Cowley County, Kansas, is reputed to be the stone arch bridge capital of Kansas and has many historic stone arch bridges. It is, however, unclear what the first stone arch bridge in Cowley County was. The reason for this is very simple — not all stone arch bridges were built by the county, and for some of them the documentation is very poor. Some were built by railroads, and others seem to have sprung up from nowhere.
The Stalter Bridge, Cowley, Kansas, is an example of a poorly documented bridge. Stone culverts received less notice than stone bridges in old sources of information.
The Cowley Bridge Tour brochure has no date on it, and, as yet, it is unknown who built it. Judging from the masonry of the approach walls and its narrow roadway, it is likely a township job, but could very well have been at least partly built by private enterprise. Regardless, the stone arch culverts built by various Cowley townships were sort of a preliminary to the county’s future stone arch bridge building campaign. Could the county build a stone arch bridge (not culvert) that would stand up to time and be affordable?
Timber Creek Bridge
The first stone arch bridge built by the county spanned Timber Creek. The bridge site is now under Winfield City Lake. The inspiration for this bridge came from the bridges of Butler County.
Cowley’s county commissioners were desperate to build reasonable bridges that were not perpetually decaying in some way, shape, or form. The solution was stone bridges. Greenwood, Marion, and Butler had some of these bridges that did not wash away in every flood and that had no wooden decks to fall through. The Cowley county commissioners were impressed with these stone arch structures and at how relatively low the price tags on them were. They ordered a bridge built to be built over Timber Creek that was eventually completed by Walter Sharp. This bridge was a success, and proved to the commissioners that the stone arch could practically and affordably be used to build large bridges, and not just small culverts.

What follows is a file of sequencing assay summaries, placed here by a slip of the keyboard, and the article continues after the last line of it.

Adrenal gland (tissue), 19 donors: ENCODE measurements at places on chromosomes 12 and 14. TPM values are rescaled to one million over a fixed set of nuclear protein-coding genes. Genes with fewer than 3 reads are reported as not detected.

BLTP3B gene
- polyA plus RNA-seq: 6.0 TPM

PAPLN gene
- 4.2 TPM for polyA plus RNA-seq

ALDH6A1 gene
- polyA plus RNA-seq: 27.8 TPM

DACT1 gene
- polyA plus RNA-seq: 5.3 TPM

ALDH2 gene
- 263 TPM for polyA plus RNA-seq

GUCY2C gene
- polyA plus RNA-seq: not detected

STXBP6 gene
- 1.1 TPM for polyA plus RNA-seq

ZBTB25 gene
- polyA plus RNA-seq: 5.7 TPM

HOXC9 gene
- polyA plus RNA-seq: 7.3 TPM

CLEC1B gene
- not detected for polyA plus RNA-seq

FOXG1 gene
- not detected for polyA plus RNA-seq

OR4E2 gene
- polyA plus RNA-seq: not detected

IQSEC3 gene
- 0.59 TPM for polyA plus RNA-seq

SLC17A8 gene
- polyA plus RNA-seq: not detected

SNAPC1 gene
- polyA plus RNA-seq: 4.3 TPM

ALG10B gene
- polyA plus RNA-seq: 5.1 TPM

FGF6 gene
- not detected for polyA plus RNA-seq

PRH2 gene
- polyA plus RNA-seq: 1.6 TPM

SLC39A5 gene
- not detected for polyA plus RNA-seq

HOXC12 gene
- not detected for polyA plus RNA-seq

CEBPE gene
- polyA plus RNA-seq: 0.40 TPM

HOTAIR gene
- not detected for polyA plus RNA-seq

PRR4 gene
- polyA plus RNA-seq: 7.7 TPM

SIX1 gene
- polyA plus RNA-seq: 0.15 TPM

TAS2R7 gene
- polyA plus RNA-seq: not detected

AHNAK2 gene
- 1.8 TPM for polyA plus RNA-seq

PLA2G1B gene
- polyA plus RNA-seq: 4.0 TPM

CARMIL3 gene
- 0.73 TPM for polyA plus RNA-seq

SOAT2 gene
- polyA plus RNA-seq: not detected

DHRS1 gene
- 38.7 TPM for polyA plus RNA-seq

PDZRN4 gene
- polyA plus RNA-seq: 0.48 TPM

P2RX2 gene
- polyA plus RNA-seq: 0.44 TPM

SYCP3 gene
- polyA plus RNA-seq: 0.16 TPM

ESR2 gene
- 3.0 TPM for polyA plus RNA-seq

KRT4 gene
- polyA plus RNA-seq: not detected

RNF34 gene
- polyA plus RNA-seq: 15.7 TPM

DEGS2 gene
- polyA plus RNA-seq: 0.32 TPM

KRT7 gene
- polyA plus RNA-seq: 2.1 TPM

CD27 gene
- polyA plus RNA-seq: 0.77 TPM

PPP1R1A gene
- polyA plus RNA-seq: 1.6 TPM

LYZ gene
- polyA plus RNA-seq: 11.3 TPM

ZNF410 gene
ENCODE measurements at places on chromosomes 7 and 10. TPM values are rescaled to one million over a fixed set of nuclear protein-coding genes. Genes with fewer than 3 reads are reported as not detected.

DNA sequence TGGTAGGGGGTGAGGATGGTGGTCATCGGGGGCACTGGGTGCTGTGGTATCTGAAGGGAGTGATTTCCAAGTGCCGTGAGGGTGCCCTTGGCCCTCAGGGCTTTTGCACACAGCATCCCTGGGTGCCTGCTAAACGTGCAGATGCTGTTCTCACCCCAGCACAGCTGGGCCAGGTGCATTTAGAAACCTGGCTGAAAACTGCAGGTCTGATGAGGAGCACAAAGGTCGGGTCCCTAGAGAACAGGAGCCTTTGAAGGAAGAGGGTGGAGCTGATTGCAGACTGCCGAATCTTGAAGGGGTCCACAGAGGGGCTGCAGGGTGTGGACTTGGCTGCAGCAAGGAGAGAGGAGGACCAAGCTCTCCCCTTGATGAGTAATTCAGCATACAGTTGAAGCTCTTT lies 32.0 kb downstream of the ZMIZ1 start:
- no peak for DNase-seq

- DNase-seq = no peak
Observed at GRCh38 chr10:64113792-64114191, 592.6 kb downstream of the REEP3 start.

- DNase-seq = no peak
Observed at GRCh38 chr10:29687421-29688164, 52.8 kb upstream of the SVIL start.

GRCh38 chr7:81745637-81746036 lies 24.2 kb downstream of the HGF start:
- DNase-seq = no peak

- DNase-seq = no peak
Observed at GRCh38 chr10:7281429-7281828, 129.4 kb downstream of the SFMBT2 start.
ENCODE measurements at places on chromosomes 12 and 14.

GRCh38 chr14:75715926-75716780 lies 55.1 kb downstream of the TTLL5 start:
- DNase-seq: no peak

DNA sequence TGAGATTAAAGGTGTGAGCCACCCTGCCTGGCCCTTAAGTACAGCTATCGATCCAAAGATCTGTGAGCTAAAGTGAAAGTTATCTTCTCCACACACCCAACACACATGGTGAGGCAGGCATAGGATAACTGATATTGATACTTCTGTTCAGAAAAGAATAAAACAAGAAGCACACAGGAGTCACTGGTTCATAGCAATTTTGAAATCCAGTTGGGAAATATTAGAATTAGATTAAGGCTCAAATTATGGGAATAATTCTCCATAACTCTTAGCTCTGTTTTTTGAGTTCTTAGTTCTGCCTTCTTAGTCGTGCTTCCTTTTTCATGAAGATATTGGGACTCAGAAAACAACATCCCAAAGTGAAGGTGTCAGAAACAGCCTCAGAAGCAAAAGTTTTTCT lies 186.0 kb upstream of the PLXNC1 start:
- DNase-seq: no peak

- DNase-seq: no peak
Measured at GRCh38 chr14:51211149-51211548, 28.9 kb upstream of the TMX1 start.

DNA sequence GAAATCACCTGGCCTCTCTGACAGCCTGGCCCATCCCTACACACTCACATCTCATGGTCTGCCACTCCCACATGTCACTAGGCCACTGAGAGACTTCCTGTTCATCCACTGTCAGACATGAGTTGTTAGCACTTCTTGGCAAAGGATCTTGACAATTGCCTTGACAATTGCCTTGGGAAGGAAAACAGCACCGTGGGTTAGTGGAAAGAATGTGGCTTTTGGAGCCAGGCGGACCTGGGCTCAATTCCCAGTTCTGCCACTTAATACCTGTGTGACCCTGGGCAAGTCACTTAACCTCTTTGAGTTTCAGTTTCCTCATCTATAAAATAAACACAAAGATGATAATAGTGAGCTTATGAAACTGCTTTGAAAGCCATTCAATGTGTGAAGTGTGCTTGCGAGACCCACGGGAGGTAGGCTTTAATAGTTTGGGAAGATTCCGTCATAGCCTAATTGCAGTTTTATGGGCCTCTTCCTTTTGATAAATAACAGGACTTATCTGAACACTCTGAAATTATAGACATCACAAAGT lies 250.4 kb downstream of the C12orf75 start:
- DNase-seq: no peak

Dunkard Mill Bridge
The Timber Creek Bridge was merely the beginning, however. The second stone bridge Cowley County ordered was to be the largest stone arch bridge in Kansas — the Dunkard Mill Bridge built over the Walnut River outside of Arkansas City, also built by Walter Sharp.
With three 50-foot-span arches, it was to be a monolithic structure. Later, due to the insufficient waterway of the original design, a fourth, smaller arch was added. The bridge stood for a few decades before being destroyed by a devastating flood in the 1940s. The success of the Dunkard Mill bridge guaranteed the coarse of the county’s future bridge building. The fact that a stone arch bridge could survive the abuse of the Walnut River opened the eyes of many in Cowley to the endurance of structures of stone. Cowley County at last had found a bridge type that could withstand the raging floods which plagued the county’s streams.
The third stone arch bridge ordered by Cowley was built over Grouse Creek — the first of many stone bridges built over that waterway. This bridge, located outside Cambridge, was known as the McCrabb Bridge, after the land owners. The McCrabb Bridge was actually completed before the Dunkard Mill Bridge; this is because the Dunkard Mill Bridge was a much larger structure. However, the contract for the Dunkard Mill bridge was let first. While the McCrabb bridge is long gone, a small log cabin, built similarly to the style of the old McCrabb cabin, decorates the site and houses an interesting history of what was. Until the ruins were burned in the 1990s, the McCrabb cabin was the last log cabin left in Cowley County.
This site is maintained by private owners, who have done a fantastic job documenting the history of this old cabin, while including information about its various owners, including the McCrabbs. A reprint of an old photograph of some of the McCrabb family “posing” outside the old cabin is among the featured items, as well as various fragments of old bottles, plates, hinges, and several other interesting items from decades ago. This cabin allows one to step back into history and catch a glimpse of what everyday life was like when these stone bridges were built so long ago.
These three bridges built by the county were only the beginning of many more to follow, and were the start of the wild popularity for stone bridges in Cowley, which, in the course of time, led to Cowley County being designated the Stone Arch Bridge Capital of Kansas.